The Following is an Excerpt from PAN - the Pagan Awareness
Network of Australia
Truth & Tales
Is Paganism an ‘Earth-Based Religion’? Paganism is often
referred to as ‘earth-based’.
Although this is correct it must be remembered that Paganism is
not a singular or uniform belief-system. It is a complex term
with a broad application. ‘Earth based’ infers an aspiration to
be in harmony with the cycles of nature (birth, death, rebirth)
and the natural world.
What sort of ‘gods’ do Pagans believe in ? Pagans can approach
the idea of ‘Deity’, God’ and/or ‘Goddess’ from a duo theistic,
polytheistic or even pantheistic perspective. Pagans can pray to
their deities, have faith in them and cultivate a personal
relationship with them, just like any other religion. Pagans are
free to draw from any pantheon or specific Deity they feel a
connection with. Some Pagans may prefer to devote themselves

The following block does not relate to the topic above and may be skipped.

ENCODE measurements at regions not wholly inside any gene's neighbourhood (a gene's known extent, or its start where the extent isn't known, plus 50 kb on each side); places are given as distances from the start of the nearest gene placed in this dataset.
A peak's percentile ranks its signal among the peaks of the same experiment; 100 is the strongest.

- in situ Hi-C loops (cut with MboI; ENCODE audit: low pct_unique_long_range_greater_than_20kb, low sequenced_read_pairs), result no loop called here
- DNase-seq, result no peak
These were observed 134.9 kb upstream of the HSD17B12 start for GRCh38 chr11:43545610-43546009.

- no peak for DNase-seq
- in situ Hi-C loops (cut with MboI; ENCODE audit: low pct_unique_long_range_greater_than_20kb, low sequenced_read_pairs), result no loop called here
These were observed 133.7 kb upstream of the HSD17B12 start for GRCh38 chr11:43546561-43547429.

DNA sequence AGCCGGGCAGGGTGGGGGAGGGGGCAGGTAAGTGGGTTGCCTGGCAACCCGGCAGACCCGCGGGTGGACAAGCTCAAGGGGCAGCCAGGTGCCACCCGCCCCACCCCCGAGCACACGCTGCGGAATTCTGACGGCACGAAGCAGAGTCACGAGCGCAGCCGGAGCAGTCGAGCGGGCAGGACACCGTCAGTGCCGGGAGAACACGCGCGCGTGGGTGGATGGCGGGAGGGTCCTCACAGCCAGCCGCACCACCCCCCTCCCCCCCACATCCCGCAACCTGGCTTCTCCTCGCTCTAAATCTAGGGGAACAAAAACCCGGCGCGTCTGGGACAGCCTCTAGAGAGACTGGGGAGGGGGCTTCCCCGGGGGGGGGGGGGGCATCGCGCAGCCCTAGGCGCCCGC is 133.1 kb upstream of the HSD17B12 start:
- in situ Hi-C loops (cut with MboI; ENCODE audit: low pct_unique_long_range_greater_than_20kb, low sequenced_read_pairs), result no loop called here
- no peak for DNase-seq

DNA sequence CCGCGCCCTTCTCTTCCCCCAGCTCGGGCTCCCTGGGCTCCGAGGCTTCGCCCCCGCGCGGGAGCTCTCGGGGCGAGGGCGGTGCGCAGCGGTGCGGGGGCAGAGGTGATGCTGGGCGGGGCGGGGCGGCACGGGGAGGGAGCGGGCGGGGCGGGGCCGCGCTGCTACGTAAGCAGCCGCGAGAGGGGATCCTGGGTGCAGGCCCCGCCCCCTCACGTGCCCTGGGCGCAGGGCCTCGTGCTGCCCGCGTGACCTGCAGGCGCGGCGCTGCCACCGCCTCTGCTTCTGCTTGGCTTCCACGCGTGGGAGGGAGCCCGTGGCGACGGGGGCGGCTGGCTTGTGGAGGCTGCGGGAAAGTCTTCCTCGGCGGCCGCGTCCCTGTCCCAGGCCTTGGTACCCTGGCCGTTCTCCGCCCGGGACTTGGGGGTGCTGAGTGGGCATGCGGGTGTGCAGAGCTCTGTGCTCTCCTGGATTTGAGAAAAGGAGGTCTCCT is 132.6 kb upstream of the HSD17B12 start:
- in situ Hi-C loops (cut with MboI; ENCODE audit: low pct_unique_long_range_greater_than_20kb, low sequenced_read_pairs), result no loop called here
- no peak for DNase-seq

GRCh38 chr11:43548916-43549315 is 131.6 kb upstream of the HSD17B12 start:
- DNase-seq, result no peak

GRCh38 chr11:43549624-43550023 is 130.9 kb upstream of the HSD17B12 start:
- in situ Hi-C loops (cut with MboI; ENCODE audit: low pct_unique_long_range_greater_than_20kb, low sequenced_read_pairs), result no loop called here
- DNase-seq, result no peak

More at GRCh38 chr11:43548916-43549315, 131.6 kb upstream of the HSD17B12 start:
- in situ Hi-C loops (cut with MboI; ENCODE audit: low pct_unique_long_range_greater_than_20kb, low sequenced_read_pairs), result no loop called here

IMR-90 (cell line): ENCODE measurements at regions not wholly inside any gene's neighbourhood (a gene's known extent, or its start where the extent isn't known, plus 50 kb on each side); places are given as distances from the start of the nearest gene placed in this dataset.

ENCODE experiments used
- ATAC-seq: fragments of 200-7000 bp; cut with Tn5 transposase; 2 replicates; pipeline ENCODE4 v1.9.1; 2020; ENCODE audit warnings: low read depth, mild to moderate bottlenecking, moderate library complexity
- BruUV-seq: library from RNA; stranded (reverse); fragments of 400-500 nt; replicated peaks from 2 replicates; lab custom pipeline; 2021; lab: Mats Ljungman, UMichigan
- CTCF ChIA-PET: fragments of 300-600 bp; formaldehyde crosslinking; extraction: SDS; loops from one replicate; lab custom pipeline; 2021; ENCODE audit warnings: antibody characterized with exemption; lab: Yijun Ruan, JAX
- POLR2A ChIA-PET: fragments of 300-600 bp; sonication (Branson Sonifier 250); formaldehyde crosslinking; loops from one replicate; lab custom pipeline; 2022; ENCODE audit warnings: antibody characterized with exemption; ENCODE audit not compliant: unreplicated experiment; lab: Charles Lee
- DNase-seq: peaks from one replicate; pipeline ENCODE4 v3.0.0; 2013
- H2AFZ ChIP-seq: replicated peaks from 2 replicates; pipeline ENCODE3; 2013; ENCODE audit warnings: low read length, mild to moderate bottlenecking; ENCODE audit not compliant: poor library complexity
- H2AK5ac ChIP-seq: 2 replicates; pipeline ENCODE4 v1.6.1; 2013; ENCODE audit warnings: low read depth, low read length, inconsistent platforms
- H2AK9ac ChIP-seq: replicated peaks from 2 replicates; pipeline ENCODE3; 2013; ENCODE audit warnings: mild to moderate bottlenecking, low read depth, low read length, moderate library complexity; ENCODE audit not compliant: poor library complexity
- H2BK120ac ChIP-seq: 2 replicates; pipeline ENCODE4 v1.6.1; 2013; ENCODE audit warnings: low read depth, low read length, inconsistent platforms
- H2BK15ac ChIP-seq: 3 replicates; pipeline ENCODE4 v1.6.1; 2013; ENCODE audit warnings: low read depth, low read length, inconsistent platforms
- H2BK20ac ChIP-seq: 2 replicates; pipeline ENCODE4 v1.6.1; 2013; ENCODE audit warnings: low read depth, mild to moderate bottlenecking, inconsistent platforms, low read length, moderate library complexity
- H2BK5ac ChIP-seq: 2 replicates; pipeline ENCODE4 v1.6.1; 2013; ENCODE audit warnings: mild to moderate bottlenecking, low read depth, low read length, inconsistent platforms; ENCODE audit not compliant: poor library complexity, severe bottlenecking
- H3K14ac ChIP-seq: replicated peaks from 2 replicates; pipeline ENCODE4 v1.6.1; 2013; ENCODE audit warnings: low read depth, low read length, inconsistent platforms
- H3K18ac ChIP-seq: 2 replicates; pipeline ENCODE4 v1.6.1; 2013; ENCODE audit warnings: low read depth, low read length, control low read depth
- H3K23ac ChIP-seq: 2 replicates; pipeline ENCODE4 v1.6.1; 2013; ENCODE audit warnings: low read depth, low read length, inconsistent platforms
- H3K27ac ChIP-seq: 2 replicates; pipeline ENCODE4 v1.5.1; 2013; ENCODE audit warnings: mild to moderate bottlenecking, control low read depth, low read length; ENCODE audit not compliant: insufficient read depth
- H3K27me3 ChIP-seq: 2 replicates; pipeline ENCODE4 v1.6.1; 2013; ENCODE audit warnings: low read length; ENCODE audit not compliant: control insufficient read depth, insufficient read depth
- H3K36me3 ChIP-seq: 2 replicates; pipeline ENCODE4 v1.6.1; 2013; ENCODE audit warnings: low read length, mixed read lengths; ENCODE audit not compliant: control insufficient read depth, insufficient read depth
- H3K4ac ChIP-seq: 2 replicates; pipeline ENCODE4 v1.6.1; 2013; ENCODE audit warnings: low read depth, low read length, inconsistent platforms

exclusively to a particular Goddess or God however most Pagans
understand both the masculine and feminine as being equally
Do Pagans have ‘holidays’ like Christmas or Easter? Yes
— and lots of them too! And often they are not so different from
the secular holidays. Pagan holidays are most commonly focused
around the cycles of nature, times of personal significance and
sacred to the deities. Not all Pagan celebrations or religious
observances are the same nor happen at the same time. Some have
a lot of high ceremony and prescribed ritual. Others rely on
instinctive or organic approach.
The typical ‘Wheel of the Year’ refers to eight holidays from
Celtic and Northern European cultures, adapted by modern Pagans
to create a cycle of holidays that reflects modern and
traditional beliefs. What sort of Pagan am I? Many Pagans are
just ‘Pagan’, however many also identify with self-empowering or
descriptive words such as: Witch, Druid, Shaman, Healer,
Wiseman/Wisewoman, Magician, etc.
Do I have to be ‘initiated’ to be a Pagan? Initiation into any
kind of coven or tradition is not
required to be a Pagan. It may be a requirement for specific
paths within Paganism such as Wicca or some forms of Druidry.